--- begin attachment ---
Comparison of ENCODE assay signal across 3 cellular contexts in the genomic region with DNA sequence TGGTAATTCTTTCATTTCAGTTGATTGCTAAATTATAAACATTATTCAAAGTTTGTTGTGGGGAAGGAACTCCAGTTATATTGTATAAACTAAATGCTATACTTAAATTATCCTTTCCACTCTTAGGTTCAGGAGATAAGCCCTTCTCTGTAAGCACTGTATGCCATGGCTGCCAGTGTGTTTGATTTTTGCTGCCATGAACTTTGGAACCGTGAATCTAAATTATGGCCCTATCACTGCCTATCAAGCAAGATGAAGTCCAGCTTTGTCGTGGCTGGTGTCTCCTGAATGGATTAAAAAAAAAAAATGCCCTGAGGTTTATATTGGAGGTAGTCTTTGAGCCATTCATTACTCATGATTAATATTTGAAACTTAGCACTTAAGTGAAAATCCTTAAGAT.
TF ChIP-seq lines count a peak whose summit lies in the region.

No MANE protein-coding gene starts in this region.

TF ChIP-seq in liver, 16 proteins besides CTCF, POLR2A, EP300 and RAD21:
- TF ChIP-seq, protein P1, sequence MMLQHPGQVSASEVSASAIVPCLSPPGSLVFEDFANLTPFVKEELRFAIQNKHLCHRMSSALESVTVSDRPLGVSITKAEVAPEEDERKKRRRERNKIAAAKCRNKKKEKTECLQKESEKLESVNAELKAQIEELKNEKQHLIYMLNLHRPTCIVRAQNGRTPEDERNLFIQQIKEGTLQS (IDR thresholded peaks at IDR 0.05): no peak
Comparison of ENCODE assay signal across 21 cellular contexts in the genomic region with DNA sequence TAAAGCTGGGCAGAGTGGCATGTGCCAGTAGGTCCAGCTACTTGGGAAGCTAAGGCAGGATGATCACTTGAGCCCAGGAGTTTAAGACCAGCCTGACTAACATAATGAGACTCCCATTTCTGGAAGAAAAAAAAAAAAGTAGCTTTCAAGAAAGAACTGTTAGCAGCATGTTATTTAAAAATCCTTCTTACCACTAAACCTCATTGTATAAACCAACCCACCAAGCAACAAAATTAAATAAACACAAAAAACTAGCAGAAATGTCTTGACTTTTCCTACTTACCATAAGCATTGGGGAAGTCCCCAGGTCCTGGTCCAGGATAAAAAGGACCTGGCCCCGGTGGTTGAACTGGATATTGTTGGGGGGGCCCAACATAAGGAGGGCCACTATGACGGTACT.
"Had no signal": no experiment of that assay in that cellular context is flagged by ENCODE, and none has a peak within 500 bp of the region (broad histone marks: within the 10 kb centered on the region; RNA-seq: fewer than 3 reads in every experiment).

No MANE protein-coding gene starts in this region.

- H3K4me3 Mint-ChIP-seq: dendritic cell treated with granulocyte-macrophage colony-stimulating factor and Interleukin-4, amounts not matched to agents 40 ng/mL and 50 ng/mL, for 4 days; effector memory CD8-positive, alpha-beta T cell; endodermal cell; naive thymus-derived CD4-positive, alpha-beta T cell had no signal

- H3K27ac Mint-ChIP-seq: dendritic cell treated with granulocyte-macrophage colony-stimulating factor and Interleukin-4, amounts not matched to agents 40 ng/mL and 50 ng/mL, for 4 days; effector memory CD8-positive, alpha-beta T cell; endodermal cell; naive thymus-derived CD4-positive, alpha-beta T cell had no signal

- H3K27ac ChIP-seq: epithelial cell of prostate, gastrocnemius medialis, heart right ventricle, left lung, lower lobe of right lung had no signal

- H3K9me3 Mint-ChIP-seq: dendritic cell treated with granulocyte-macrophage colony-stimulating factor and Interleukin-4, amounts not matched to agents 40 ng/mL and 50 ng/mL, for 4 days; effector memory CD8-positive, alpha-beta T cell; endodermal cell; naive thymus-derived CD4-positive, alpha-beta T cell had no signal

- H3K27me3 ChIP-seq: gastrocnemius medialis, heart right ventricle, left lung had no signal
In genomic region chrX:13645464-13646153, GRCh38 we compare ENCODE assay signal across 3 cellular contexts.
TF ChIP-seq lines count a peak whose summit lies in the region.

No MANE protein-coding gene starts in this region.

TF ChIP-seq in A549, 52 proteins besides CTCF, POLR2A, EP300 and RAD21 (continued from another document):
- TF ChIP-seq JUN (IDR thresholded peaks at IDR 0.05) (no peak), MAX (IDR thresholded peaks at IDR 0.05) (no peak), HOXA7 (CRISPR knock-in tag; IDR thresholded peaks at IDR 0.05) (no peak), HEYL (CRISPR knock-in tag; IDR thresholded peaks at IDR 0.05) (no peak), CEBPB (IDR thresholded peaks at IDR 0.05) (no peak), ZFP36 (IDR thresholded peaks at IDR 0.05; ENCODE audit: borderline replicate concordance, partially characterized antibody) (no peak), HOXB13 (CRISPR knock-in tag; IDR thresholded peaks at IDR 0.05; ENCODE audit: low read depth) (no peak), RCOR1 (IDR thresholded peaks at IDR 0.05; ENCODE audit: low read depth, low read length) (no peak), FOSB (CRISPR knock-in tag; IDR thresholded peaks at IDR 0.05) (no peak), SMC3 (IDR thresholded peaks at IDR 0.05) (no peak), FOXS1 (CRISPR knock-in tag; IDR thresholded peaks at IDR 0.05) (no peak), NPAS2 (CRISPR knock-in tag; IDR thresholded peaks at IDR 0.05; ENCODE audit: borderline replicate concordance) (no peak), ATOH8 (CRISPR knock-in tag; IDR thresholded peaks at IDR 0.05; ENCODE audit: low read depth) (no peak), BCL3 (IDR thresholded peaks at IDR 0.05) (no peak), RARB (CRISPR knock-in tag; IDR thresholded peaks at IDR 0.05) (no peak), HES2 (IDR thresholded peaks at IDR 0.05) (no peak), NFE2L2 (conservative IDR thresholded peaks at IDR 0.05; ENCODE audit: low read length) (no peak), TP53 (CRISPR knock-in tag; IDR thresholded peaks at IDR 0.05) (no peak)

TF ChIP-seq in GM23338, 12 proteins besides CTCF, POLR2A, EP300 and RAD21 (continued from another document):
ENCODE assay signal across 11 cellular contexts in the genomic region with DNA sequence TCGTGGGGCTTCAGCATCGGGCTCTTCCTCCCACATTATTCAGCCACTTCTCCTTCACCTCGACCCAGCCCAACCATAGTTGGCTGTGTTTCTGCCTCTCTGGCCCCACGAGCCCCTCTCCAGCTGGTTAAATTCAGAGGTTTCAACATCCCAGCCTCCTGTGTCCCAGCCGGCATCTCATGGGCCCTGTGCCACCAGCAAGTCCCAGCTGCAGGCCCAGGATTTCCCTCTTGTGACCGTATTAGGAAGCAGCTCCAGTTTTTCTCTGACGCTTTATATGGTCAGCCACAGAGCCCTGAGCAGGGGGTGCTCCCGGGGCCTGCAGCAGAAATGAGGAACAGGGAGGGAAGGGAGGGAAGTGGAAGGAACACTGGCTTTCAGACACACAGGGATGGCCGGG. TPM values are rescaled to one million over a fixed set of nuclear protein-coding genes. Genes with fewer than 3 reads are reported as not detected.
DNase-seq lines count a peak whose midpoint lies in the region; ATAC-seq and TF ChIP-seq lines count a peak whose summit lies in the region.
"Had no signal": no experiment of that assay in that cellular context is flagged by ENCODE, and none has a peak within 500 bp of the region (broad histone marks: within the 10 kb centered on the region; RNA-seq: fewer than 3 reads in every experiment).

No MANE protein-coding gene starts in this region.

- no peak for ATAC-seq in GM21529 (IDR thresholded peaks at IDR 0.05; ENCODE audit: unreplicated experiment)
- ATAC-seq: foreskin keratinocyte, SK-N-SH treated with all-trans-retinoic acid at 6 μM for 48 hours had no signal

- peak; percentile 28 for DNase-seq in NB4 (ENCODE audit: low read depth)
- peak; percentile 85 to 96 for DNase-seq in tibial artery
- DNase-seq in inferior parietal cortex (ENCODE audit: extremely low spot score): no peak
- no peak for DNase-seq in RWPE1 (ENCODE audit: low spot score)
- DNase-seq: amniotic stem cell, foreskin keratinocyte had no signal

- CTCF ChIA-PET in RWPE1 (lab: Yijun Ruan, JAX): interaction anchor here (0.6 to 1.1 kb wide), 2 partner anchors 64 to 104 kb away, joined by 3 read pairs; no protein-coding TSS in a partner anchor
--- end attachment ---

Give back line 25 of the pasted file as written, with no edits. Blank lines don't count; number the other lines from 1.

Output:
- ATAC-seq: foreskin keratinocyte, SK-N-SH treated with all-trans-retinoic acid at 6 μM for 48 hours had no signal